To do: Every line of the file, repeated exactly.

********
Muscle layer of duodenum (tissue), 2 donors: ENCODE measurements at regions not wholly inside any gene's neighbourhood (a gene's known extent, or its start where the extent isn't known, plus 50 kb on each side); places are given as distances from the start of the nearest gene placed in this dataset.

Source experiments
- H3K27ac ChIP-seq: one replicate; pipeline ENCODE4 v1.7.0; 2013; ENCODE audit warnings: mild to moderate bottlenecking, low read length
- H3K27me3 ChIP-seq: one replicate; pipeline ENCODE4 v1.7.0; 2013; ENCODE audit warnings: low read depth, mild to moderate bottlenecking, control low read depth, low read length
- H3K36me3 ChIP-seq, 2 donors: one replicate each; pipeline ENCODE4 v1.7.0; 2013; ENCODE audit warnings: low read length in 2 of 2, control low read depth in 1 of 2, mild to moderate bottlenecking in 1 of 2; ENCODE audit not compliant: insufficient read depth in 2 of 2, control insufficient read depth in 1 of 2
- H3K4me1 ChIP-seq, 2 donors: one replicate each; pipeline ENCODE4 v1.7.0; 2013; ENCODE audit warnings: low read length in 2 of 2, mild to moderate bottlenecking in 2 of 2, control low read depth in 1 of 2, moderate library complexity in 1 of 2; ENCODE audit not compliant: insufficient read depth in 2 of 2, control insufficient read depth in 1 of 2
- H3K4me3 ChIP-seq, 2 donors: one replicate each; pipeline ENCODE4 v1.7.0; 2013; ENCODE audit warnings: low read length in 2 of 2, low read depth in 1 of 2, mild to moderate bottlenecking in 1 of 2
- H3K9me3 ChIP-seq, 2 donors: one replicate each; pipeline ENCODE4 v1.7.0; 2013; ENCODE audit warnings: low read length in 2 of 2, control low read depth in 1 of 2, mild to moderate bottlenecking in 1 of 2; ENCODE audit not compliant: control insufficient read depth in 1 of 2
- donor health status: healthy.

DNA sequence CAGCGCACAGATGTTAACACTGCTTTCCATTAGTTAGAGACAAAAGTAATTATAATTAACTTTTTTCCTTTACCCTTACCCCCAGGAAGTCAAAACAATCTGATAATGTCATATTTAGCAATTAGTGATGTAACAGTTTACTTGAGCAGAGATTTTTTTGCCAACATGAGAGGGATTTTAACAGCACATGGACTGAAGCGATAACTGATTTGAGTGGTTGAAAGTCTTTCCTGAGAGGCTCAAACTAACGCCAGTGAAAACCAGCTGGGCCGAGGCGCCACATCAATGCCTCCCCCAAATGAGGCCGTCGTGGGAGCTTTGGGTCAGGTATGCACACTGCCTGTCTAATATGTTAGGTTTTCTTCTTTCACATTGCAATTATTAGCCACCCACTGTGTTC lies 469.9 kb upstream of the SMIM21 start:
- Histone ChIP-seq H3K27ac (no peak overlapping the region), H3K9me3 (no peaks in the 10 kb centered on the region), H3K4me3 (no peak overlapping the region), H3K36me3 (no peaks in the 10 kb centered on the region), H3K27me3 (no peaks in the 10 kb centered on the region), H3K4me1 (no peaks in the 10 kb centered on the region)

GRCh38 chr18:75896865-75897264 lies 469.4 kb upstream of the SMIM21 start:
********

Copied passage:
Muscle layer of duodenum (tissue), 2 donors: ENCODE measurements at regions not wholly inside any gene's neighbourhood (a gene's known extent, or its start where the extent isn't known, plus 50 kb on each side); places are given as distances from the start of the nearest gene placed in this dataset.

Source experiments
- H3K27ac ChIP-seq: one replicate; pipeline ENCODE4 v1.7.0; 2013; ENCODE audit warnings: mild to moderate bottlenecking, low read length
- H3K27me3 ChIP-seq: one replicate; pipeline ENCODE4 v1.7.0; 2013; ENCODE audit warnings: low read depth, mild to moderate bottlenecking, control low read depth, low read length
- H3K36me3 ChIP-seq, 2 donors: one replicate each; pipeline ENCODE4 v1.7.0; 2013; ENCODE audit warnings: low read length in 2 of 2, control low read depth in 1 of 2, mild to moderate bottlenecking in 1 of 2; ENCODE audit not compliant: insufficient read depth in 2 of 2, control insufficient read depth in 1 of 2
- H3K4me1 ChIP-seq, 2 donors: one replicate each; pipeline ENCODE4 v1.7.0; 2013; ENCODE audit warnings: low read length in 2 of 2, mild to moderate bottlenecking in 2 of 2, control low read depth in 1 of 2, moderate library complexity in 1 of 2; ENCODE audit not compliant: insufficient read depth in 2 of 2, control insufficient read depth in 1 of 2
- H3K4me3 ChIP-seq, 2 donors: one replicate each; pipeline ENCODE4 v1.7.0; 2013; ENCODE audit warnings: low read length in 2 of 2, low read depth in 1 of 2, mild to moderate bottlenecking in 1 of 2
- H3K9me3 ChIP-seq, 2 donors: one replicate each; pipeline ENCODE4 v1.7.0; 2013; ENCODE audit warnings: low read length in 2 of 2, control low read depth in 1 of 2, mild to moderate bottlenecking in 1 of 2; ENCODE audit not compliant: control insufficient read depth in 1 of 2
- donor health status: healthy.

DNA sequence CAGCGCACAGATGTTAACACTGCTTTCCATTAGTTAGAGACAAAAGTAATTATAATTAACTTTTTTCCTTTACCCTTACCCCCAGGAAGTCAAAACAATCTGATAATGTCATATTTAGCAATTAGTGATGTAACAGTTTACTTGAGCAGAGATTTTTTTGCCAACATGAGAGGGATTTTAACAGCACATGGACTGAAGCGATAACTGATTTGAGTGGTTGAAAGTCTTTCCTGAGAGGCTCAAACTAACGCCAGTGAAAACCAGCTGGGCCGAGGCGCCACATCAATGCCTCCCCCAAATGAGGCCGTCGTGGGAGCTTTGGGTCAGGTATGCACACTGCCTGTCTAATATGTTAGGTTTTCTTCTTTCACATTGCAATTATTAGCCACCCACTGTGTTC lies 469.9 kb upstream of the SMIM21 start:
- Histone ChIP-seq H3K27ac (no peak overlapping the region), H3K9me3 (no peaks in the 10 kb centered on the region), H3K4me3 (no peak overlapping the region), H3K36me3 (no peaks in the 10 kb centered on the region), H3K27me3 (no peaks in the 10 kb centered on the region), H3K4me1 (no peaks in the 10 kb centered on the region)

GRCh38 chr18:75896865-75897264 lies 469.4 kb upstream of the SMIM21 start: